Raising a child who is neurodivergent is a difficult experience. When you and your child see the world in different ways, it can be frustrating to relate. But so long as everyone is treated with love and care, and a lot of effort is made, things can work out.
Redditor Vivid-Occasion-7180 knows how difficult things can be for her son in large groups, with loud noises. To try and prevent the issues that may arise with him during her wedding, the original poster (OP) decided to have him cared for that day at home instead of coming.
However her ex-husband doesn’t like this idea, and claims she’s being a bad parent. OP isn’t sure, and asks the “Am I the A**hole” (AITA) subReddit what they think.
“AITA for having a big wedding that one of my children can’t attend”
This is what happened:
“I have 2 kids, a neurodivergent son with my first husband and a neurotypical daughter with my fiancé.”
“We are planning a big wedding for the fall and have decided not to bring our son because he hates strangers, noise, bright lights, and changes in routine. Instead, he’s going to stay home and do a normal day with one of his favorite caretakers.”
“It will be a little tough for him because my fiancé and I won’t be there, but much less bad than taking him to a bright crowded noisy place.”
“I asked my ex to watch our son for that day. My ex is not available that day but is very upset that I’m leaving my son home but including my daughter.”
“My ex thinks I’m setting them up for resentment and I’m favoring my daughter. I understand I’m not putting my son first for one day, but this wedding is really important for me, and any wedding of any size would be an issue for him.”
“We tried to include him as best we could with a little wedding themed family photo shoot with everyone dressed up which was really fun, but my ex still says that I’m being a bad parent. AITA for having a big wedding even though it’s a special day that my son will be left out of?”
To provide more clarity, OP answered some of the comments.
“INFO: does your son have the capacity to share how he feels about this? Have you talked with your son about this and tried to understand how he feels?” – DumbSpearoSparrow
“He is non verbal” – Vivid-Occasion-7180 (OP)
“That does not mean he is incapable of input.” – Mammoth_Ad1374
“He is incapable of communicating. He does not speak, sign, or communicate beyond showing emotions. We only know what he likes and prefers depending on his emotional reactions. “
“He does not understand what we are saying to him beyond a few basic words.” – Vivid-Occasion-7180 (OP)
The AITA board listens to people’s stories and judges them based on their choices.
This is done with one of the following acronyms:
- NTA – Not the A**hole
- YTA – You’re the A**hole
- NAH – No A**holes Here
- ESH – Everybody Sucks Here
To many, it can feel cruel to leave one child out of a special day while inviting and involving the other. But if anyone knows OP’s son well enough to determine whether he can handle a wedding, it’s going to be OP.
The board voted that OP was NTA.
“I would argue that you are actually putting your son first by being conscious of his needs and not putting him in a situation he would hate and that the stress of which might ruin an otherwise joyous occasion for him, you, your fiance, your daughter, and anyone else that might have to comfort him instead of just enjoying the festivities.”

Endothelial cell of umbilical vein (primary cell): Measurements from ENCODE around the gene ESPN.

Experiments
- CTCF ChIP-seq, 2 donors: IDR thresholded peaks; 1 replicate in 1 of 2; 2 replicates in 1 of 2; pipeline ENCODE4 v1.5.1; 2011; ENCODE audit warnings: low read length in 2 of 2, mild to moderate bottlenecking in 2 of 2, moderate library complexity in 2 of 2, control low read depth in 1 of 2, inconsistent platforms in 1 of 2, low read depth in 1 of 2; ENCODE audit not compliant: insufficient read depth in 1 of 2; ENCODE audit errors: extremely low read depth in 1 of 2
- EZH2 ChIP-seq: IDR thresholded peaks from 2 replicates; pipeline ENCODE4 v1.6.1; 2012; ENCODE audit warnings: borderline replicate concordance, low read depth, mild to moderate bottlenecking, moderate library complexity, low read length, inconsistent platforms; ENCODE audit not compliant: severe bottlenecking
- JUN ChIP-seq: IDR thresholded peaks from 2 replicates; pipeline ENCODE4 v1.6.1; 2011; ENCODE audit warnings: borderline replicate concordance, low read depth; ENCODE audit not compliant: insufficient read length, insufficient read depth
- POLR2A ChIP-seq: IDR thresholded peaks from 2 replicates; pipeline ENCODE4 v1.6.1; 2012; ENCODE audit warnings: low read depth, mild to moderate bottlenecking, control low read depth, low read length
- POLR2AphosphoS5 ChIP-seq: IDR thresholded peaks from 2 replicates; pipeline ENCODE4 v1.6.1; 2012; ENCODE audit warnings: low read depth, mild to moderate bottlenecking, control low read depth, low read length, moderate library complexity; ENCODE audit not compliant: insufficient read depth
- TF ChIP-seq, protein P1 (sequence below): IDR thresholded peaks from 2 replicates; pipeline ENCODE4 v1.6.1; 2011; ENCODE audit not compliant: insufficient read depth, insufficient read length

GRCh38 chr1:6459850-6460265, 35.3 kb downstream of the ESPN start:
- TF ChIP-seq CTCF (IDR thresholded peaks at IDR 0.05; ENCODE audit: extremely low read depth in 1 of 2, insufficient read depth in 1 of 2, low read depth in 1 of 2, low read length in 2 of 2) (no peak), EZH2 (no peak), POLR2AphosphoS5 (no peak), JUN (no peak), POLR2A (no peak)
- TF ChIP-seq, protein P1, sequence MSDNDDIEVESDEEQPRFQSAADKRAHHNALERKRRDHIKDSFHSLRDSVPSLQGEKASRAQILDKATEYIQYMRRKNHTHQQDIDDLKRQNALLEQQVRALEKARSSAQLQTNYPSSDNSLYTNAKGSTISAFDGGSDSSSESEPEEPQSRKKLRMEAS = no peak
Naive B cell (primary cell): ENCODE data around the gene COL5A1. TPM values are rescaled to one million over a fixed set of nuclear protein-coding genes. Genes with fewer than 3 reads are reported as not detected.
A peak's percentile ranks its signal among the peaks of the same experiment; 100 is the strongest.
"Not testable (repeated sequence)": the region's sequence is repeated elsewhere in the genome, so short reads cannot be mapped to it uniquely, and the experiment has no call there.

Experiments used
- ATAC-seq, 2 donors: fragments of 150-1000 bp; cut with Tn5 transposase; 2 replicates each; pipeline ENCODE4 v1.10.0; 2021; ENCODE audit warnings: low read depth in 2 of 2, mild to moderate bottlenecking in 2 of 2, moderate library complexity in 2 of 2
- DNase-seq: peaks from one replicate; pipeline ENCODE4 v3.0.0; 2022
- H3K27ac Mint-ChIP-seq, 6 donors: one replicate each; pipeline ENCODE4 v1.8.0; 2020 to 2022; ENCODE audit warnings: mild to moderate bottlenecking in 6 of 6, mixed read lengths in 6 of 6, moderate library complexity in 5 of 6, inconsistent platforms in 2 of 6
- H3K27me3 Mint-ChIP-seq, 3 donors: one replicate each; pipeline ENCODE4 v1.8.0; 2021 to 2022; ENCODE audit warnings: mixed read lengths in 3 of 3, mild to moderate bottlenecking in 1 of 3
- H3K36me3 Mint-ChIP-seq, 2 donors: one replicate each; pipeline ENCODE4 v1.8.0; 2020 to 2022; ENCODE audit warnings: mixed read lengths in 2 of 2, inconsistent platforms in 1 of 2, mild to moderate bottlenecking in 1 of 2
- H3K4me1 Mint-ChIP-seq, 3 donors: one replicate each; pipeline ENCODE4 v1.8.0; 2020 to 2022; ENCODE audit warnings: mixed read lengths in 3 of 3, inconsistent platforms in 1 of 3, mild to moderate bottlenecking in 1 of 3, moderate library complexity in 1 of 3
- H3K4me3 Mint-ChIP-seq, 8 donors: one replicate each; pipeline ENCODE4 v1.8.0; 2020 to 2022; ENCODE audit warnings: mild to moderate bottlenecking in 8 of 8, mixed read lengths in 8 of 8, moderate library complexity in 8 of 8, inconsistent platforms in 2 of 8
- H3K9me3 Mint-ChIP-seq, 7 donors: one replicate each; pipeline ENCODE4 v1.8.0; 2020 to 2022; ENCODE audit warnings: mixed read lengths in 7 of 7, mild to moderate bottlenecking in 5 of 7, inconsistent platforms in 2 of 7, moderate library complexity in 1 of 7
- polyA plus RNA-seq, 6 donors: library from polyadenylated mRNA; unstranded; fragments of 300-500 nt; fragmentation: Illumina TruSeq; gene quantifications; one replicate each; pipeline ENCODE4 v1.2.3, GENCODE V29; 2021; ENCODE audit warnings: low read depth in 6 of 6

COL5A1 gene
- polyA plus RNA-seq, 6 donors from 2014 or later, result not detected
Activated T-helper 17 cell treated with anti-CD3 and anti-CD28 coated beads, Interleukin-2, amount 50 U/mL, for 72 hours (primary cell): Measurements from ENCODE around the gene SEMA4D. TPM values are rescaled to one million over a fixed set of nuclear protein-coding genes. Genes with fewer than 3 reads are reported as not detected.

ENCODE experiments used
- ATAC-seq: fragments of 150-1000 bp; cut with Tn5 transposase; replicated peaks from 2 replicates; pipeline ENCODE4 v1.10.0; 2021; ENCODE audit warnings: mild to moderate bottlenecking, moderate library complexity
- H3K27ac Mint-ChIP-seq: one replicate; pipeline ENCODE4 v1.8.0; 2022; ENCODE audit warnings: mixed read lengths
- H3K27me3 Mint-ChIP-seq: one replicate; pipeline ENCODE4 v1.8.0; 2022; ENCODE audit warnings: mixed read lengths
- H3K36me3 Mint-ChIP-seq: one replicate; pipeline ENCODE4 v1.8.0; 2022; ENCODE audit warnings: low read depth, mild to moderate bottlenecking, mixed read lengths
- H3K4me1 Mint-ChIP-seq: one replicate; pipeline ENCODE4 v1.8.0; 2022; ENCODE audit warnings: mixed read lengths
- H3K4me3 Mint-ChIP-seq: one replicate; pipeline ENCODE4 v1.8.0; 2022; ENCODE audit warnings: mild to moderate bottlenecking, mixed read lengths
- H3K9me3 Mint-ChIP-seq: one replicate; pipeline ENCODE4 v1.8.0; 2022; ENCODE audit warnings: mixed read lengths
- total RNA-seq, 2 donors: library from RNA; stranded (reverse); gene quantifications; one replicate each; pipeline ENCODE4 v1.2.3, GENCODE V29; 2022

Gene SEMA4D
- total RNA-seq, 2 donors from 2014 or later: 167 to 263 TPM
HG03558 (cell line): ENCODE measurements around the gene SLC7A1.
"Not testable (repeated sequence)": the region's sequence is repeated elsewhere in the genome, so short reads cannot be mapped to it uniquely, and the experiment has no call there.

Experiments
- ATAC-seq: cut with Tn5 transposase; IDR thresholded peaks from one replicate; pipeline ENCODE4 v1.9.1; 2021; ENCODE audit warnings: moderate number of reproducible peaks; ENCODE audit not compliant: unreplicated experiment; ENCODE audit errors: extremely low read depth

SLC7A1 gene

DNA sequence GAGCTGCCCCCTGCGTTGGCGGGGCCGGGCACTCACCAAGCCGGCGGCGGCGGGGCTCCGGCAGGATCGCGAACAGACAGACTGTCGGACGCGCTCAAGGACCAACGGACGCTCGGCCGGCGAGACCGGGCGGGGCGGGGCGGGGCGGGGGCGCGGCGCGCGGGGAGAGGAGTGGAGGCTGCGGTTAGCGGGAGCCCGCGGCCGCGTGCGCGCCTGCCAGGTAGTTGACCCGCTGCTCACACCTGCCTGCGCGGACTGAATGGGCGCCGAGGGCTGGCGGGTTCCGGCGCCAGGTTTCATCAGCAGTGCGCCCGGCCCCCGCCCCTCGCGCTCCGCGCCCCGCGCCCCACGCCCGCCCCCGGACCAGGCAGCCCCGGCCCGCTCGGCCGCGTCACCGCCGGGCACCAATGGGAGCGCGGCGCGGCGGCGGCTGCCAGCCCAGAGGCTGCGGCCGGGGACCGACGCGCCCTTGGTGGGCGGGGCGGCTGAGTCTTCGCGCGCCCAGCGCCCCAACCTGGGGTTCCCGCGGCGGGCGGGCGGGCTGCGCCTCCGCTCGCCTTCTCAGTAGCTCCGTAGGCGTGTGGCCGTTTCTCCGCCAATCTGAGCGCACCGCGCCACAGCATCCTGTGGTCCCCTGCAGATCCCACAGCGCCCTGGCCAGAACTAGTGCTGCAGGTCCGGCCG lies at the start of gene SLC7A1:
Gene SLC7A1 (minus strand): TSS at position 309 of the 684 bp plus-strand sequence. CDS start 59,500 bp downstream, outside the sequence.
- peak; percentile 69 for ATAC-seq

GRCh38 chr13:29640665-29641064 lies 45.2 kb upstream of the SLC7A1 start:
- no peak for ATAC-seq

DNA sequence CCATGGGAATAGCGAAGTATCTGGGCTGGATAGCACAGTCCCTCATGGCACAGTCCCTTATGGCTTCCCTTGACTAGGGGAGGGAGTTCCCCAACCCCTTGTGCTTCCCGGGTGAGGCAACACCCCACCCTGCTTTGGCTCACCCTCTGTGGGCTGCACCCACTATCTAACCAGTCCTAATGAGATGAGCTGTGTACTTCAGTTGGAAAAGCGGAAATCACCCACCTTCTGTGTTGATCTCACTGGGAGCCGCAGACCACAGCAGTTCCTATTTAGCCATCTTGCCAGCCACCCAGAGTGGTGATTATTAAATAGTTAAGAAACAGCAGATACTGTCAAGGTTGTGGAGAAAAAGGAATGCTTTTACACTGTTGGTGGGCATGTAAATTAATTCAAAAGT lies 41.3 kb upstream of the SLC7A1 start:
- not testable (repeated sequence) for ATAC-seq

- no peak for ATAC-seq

“Your ex can go piss up a rope.” – sylviaca
“NTA. You know your son better than anyone and if you know it’ll cause him immense stress as well as causing you and your family immense stress, so much so that it would have a significant impact on your big day then I think you are pretty much right in leaving him home for the day.”
“This doesn’t mean you guys can’t have a smaller celebration with just you guys. The people calling you an asshole aren’t thinking about the fact that he is neurodivergent and would be overwhelmed and very unhappy at the wedding.”
“As long as you get him his favorite activities and maybe some food he loves, then it seems like he would feel much safer and happier at home!” – ecul034
“NTA. You have to make accommodations for your neurodivergent son, and that’s totally fine, especially considering he’s non-communicative save for emotions.”
“Exposing him to a big event that you *know* will overwhelm him would be irresponsible. Regardless of what some people might think, it’s REALLY OKAY to step away and have a day for yourself.”
“That goes for ANY person with a child, regardless of their developmental state. It’s just the developmental state makes it a little different how you include/exclude them from events.” – Seventeen_Serpents
“NTA The ex is just plain wrong. On so many levels.”
“The child cannot handle crowds, noises, or high activity levels and doesn’t have a way to clearly and immediately express himself in ways that will be understood readily by most people.”
“I have an anxiety disorder that makes large gatherings kind of unpredictable for me—I might be fine and have a wonderful time, I might spend the entire event white knuckling and searching for a dog or cat to hang with, or I might be mostly fine but need to excuse myself to reset a few times.”
“I am an adult with the ability to monitor myself, advocate for my own needs and comfort and can safely go off by myself to find a quiet place. Because I am an adult, nobody is going to try to physically stop me from making an exit.”
“None of this is true for this child. There will inevitably be guests who want to engage with the child who don’t understand his needs or tics.”